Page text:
Commission revamps crisis measures in fruit and veg sector
By Joanna Sopinska | Thursday 12 July 2012
The European Commission has improved crisis measures and the entry price system in the fruit and vegetables sector by making them more efficient and less vulnerable to misuse. A decision to this end was taken, on 12 July, by the Commission’s Management Committee for the common organisation of agricultural markets, which amended the current Implementing Regulation (EU) No 543/2011.
The new implementing regulation is part of the ongoing CAP reform. On the request of Spain, Italy and France, the Commission decided to improve the functioning of the crisis management system in the fruit and vegetables sector in the run-up to the entry into force of the CAP reform, in 2014. One of the important incentives to introduce the changes earlier was the large-scale misuse of the application of the entry price system in force for fruit and vegetables imports from third countries. “In response to demand for more efficient application of the entry price mechanism, we try to improve the implementation of the deductive method, avoiding that third-country exporters systematically circumvent the system,” Agriculture Commissioner Dacian Ciolos said in March. The new regulation seeks to prevent fraud by better enforcing the traceability of imported consignments from third countries.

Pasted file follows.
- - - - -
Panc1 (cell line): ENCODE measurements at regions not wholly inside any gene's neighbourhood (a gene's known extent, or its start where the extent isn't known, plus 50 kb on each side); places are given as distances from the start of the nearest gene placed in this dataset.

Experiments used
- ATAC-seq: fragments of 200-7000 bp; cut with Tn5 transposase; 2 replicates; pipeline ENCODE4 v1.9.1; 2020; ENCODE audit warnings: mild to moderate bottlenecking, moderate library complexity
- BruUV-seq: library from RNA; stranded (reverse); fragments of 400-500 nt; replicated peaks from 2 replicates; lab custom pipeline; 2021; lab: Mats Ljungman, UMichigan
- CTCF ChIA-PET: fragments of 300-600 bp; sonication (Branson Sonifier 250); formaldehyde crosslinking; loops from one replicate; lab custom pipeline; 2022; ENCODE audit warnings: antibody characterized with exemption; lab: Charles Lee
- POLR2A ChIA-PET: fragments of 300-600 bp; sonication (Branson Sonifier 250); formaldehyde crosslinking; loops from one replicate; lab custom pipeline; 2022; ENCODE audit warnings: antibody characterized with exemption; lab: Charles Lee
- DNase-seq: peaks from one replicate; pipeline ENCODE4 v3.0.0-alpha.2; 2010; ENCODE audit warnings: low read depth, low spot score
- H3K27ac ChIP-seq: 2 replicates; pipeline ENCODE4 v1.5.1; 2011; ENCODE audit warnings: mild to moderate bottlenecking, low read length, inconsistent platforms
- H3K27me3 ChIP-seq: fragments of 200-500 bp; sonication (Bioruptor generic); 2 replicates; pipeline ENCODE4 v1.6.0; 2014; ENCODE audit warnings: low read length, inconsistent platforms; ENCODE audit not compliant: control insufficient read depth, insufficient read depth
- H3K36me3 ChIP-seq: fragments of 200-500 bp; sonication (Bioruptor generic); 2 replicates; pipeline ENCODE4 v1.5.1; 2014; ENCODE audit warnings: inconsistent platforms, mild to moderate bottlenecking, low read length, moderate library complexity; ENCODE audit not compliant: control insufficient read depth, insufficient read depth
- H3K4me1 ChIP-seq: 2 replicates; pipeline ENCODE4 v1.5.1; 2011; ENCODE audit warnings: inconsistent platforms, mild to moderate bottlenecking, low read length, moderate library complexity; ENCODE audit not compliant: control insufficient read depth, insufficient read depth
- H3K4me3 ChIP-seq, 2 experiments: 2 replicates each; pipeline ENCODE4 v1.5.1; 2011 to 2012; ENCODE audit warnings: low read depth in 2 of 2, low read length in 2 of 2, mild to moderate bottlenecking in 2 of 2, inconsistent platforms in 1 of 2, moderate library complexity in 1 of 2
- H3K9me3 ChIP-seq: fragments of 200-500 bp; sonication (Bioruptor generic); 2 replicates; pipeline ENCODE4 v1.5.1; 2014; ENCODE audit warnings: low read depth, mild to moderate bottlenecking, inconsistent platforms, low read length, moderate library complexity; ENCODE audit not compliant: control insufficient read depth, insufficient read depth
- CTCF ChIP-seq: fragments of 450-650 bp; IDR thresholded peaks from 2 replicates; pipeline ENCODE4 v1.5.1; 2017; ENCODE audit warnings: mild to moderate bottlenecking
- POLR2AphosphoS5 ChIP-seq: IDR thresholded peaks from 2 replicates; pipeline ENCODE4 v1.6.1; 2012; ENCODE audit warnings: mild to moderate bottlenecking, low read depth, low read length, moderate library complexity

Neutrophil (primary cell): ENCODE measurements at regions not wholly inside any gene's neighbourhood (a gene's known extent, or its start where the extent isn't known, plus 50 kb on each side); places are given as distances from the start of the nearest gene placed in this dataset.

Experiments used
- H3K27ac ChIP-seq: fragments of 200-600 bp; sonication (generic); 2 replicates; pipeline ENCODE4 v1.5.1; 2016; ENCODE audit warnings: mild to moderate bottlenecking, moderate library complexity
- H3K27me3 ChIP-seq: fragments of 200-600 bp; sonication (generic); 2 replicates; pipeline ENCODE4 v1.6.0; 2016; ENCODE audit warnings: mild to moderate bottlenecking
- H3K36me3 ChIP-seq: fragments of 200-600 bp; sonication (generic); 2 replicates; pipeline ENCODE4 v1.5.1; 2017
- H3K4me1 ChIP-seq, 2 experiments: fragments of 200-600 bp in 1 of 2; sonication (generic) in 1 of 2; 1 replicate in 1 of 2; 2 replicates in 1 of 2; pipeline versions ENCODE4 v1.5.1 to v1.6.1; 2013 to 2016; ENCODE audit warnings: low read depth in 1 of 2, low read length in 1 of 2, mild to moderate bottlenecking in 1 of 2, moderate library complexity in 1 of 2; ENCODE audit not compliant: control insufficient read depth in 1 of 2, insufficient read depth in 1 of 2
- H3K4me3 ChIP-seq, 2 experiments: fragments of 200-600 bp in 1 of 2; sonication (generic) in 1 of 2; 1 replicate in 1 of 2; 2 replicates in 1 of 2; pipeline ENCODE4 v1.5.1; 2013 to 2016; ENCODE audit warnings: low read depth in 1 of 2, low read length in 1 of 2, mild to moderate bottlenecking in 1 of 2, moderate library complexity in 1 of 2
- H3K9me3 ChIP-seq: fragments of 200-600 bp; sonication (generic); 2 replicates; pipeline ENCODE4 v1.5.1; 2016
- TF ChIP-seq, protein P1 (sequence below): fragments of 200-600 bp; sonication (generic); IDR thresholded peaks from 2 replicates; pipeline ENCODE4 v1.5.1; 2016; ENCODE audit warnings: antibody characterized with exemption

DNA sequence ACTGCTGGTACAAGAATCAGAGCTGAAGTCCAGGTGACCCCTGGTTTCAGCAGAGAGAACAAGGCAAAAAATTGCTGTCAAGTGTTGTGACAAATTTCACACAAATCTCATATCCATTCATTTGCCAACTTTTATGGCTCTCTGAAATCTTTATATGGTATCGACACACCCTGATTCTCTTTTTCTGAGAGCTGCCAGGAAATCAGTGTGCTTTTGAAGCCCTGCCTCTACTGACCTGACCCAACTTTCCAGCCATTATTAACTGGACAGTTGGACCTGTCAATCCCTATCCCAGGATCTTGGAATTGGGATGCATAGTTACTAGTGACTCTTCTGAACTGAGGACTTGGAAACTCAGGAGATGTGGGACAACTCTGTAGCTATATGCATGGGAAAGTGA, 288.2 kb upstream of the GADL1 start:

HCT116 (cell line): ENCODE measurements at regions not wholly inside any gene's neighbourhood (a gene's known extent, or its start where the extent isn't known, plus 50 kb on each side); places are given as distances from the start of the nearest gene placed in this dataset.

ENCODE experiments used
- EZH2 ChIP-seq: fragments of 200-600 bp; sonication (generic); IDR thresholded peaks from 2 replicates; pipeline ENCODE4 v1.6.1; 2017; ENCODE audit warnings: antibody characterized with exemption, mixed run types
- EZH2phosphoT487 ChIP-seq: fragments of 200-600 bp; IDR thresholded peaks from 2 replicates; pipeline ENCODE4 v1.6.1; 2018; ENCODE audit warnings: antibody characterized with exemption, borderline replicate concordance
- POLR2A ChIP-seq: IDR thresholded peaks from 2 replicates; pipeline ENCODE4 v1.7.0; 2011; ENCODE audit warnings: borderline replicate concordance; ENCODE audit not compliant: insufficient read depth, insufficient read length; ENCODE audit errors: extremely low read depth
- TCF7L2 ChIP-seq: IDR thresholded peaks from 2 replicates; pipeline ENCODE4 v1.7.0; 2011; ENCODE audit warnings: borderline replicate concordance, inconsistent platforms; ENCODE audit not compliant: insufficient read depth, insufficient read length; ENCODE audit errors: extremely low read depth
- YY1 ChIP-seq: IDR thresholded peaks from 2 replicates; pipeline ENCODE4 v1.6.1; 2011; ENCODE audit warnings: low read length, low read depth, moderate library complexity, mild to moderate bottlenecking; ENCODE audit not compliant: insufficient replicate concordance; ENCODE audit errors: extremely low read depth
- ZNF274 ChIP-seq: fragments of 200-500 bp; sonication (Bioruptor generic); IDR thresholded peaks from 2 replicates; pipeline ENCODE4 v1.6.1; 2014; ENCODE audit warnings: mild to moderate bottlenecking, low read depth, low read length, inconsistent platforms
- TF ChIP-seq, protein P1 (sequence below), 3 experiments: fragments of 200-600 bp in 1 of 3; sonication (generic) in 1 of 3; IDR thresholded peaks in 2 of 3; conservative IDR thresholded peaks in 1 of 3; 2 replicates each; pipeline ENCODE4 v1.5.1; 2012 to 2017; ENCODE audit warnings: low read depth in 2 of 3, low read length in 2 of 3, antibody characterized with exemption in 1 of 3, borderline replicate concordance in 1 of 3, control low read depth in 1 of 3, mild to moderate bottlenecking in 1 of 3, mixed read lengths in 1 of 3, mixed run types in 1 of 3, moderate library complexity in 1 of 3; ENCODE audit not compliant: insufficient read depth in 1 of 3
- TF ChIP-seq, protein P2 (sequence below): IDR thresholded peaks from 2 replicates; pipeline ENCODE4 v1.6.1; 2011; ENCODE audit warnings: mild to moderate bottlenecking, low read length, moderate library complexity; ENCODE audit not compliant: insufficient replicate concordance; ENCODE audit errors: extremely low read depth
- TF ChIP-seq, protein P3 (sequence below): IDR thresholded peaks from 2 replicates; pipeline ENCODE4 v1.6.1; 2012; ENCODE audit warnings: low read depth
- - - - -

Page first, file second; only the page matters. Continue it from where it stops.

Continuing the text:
Under the new regulation, the amounts of support to be paid to producer organisations per kilo withdrawn from the market are increased for some products. In the case of withdrawals for destinations different from free distribution, amounts are increased to the minimum level of 20% of EU average prices, affecting winter tomatoes, grapes, apricots, pears, aubergines and melons. The amounts of support for free distribution are increased to 30% of EU average prices, affecting the products mentioned above as well as cauliflowers, apples, watermelons, clementines and lemons.